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Import of cheetahs to India could work

Dr Laurie Marker, founder and executive director of the Cheetah Conservation Fund, issued the following statement regarding the Indian Supreme Court’s decision regarding the cheetah re-introduction project in India: “CCF is not a part of any of the negotiations or decisions being made on the Indian side and therefore we can only continue to provide advice and support, as we have thus far.” The Indian government and Dr M.K Ranjitsinh, who served as the Indian government’s first director of Wildlife and now chairman of the Wild Trust of India (WTI), planned to reintroduce cheetahs in stages over the next decade.
To this effect, a team of experts including representatives from the Cheetah Conservation Fund (CCF), Cheetah OutReach, the International Union for Conservation of Nature (IUCN)’s Cat Specialist Group, Re-introduction Specialist Group and Veterinary Specialist Group, and Oxford University’s WILDCRU, met in 2009 with Indian authorities and forestry directors from various regions.
A report of these meetings concluded that: “With the establishment of a network of protected areas, implementation of effective wildlife legislation and a dramatic change in the conservation ethos and awareness in the country inter alia, the original cause for the extinction of the cheetah in India has been adequately addressed.”
Careful consideration of the genetics of the Asiatic cheetah and its only remaining population found in Iran (less than 100) led to the conclusion that the cheetahs participating in this project should be imported from southern Africa, where the largest populations of wild cheetah still exist. Furthermore, the fact that the Asiatic and African cheetahs are genetically so similar, according to cat specialists including world renowned geneticist Dr Stephen O’Brien, and that there are no living Indian cheetahs, there is no concern about mixing populations.
Field inspections by the Indian research team determined that the most viable release area for the first re-introduction is the Palpur-Kuno Wildlife Sanctuary, a 6800 square kilometre reserve in central India. The sanctuary was chosen as it is home to many species, including a variety of antelope, deer, wolves, and leopards. The absence of lions, the cheetah’s non-agressive nature, and work already done with the communities were also decisive factors. By returning cheetahs to a grasslands ecosystem where they used to thrive, the historic evolutionary balance would be restored and locally over-abundant prey species would be regulated; therefore a top-down effect of a large predator would enhance and maintain the diversity in lower trophic levels of the ecosystem, as explained in the group’s report.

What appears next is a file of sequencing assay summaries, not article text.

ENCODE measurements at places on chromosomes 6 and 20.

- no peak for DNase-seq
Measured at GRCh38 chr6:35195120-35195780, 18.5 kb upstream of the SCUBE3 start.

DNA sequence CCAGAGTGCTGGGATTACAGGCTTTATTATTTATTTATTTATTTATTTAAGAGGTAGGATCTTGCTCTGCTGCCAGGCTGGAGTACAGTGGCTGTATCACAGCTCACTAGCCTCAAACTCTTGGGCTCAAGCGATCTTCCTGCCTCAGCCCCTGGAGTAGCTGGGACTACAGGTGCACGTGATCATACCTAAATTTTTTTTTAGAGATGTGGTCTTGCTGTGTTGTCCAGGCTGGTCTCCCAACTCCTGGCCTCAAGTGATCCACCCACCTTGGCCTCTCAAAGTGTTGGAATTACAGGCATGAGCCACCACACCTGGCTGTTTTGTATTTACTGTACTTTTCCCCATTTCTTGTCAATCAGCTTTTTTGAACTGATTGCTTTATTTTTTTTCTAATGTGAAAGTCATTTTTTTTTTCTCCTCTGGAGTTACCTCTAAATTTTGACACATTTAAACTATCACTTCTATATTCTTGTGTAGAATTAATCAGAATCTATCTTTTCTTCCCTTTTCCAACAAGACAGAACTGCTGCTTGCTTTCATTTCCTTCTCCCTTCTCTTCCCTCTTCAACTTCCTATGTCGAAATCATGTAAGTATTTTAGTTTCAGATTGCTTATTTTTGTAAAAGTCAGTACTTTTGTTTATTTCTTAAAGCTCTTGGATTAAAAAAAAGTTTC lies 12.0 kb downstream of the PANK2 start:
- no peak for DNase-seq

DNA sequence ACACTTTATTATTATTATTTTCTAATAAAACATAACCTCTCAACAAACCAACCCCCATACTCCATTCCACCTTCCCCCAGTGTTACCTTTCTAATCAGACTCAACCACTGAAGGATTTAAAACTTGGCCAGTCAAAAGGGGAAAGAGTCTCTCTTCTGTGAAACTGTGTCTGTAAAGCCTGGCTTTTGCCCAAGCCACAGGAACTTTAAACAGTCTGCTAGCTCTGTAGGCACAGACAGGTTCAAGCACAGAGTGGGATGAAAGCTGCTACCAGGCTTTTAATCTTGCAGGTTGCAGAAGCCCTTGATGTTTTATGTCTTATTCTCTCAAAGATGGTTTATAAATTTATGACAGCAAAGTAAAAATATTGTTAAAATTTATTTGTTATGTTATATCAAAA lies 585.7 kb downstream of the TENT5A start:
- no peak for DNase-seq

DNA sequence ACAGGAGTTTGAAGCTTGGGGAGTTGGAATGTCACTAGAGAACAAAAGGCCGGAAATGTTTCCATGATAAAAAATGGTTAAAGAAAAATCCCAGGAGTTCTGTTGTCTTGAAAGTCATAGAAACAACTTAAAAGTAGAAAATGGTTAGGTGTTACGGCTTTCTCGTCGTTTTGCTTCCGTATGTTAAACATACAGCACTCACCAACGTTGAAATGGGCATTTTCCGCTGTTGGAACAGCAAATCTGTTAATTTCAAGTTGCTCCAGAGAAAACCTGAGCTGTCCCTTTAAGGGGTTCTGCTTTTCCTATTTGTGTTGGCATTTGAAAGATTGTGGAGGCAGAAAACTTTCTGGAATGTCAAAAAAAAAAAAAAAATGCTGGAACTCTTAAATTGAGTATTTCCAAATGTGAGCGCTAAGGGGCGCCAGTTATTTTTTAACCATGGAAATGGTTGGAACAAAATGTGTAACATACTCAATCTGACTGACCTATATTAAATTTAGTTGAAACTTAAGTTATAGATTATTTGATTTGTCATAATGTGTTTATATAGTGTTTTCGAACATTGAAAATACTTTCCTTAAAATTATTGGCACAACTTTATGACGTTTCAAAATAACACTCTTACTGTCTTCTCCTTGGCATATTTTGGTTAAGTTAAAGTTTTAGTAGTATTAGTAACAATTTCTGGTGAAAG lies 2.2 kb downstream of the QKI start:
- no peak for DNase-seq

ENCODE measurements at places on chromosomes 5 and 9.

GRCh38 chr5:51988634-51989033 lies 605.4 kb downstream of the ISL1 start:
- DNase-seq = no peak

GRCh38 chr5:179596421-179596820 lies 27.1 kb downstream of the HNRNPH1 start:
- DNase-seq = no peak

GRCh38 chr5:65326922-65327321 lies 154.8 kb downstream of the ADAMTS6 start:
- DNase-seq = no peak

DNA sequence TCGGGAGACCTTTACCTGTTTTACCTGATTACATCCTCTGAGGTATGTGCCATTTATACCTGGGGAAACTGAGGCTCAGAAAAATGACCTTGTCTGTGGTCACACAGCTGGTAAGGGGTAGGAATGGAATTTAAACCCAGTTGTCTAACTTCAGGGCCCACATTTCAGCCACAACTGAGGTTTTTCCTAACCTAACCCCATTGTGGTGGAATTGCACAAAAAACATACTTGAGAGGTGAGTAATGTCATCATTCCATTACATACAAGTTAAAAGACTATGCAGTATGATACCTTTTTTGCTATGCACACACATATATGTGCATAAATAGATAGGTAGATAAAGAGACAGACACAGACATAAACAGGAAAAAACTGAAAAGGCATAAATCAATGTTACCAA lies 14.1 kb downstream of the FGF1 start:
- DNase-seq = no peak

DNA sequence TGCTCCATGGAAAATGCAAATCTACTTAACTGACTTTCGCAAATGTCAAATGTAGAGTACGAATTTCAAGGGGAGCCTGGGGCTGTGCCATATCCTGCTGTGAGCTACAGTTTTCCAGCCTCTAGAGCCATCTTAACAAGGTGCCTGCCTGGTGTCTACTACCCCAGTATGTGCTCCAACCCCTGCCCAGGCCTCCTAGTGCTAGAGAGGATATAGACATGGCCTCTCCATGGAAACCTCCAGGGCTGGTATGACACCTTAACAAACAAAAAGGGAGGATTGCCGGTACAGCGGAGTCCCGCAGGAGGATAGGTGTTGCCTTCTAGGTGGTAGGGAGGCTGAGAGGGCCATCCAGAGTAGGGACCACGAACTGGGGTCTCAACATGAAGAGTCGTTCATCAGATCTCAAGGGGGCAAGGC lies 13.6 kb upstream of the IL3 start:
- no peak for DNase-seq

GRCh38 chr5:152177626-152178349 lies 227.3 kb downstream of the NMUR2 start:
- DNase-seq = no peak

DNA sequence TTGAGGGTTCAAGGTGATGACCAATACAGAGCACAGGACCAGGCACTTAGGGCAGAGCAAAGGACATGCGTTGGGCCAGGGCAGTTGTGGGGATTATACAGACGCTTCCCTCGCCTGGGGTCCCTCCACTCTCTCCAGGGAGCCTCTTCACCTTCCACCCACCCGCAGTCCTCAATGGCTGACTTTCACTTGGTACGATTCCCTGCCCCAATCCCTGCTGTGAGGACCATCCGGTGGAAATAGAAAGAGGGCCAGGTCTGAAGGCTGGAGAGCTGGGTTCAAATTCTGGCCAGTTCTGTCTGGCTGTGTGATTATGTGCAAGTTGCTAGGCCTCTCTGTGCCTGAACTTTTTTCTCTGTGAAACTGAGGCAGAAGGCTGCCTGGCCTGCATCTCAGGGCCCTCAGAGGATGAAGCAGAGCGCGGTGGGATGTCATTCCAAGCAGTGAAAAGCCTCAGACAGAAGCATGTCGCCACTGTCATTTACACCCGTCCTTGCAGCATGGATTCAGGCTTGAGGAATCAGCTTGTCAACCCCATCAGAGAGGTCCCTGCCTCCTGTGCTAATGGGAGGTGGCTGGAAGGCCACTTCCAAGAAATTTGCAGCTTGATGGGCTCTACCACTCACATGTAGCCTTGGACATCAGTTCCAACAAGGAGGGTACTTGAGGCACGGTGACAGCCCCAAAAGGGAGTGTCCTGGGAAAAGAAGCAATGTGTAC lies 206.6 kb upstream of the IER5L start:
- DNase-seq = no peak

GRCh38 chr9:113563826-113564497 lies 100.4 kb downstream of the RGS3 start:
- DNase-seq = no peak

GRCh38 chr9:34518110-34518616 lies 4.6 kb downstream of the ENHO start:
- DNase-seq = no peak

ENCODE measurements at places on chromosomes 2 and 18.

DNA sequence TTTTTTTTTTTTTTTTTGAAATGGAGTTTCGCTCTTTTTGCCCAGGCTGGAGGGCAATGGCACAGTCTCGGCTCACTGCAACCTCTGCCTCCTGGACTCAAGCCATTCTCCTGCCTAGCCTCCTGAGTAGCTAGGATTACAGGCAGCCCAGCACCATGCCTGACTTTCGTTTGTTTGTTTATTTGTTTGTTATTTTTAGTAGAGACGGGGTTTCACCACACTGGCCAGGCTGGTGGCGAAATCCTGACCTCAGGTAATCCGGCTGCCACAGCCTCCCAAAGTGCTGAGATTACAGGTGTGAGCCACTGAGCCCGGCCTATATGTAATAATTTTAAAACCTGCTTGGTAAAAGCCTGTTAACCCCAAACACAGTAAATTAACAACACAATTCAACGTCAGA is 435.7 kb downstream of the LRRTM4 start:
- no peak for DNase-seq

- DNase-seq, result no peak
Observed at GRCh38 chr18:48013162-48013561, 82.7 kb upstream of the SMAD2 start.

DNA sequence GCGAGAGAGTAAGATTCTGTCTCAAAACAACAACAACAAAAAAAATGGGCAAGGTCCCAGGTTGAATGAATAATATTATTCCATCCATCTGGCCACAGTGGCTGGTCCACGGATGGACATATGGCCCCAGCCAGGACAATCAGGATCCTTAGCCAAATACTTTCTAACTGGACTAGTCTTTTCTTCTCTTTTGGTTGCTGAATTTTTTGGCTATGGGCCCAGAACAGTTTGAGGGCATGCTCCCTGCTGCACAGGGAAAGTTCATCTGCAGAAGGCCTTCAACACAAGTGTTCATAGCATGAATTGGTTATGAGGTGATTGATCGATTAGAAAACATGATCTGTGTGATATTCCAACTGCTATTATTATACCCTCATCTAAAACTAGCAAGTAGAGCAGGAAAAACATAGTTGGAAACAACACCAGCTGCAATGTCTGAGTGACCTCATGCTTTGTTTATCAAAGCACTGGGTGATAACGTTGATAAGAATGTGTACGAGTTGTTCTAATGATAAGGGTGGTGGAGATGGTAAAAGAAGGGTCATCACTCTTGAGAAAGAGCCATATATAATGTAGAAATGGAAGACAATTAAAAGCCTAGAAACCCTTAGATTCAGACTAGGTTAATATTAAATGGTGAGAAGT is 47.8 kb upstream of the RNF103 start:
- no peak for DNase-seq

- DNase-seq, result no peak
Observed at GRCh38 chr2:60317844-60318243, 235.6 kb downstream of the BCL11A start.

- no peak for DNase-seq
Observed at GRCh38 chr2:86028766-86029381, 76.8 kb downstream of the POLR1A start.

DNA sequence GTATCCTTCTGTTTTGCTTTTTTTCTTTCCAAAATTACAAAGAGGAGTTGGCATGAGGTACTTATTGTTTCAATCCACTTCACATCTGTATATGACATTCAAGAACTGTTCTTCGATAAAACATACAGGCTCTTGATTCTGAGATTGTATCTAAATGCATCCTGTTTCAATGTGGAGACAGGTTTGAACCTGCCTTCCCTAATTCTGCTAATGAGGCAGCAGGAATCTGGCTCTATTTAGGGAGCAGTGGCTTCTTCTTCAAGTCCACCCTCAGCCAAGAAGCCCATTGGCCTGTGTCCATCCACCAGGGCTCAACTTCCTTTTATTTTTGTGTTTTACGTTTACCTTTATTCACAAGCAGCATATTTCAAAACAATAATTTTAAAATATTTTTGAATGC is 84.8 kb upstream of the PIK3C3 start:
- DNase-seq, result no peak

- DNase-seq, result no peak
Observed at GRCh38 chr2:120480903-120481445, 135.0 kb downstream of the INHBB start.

In an advisory capacity, and in consultation with the re-introduction team, CCF has been working with the WTI and India’s authorities to discuss the best strategies for this re-introduction and providing its expertise based on proven successful programmes implemented in Namibia and other areas of Africa.
CCF believes that the project is sustainable to the extent that all recommendations made by the international consultants and Indian research teams are followed, and these include necessary infrastructure changes as well as community involvement and education. CCF advises that local communities be counselled in living harmoniously with wildlife, particularly predators, through training and communications programmes. To this effect, CCF emphasised the success of the conservancies in Namibia –which have become a model in conservation management where collaborative partnerships of neighbouring communities work together to develop and implement sustainable livestock and wildlife management systems.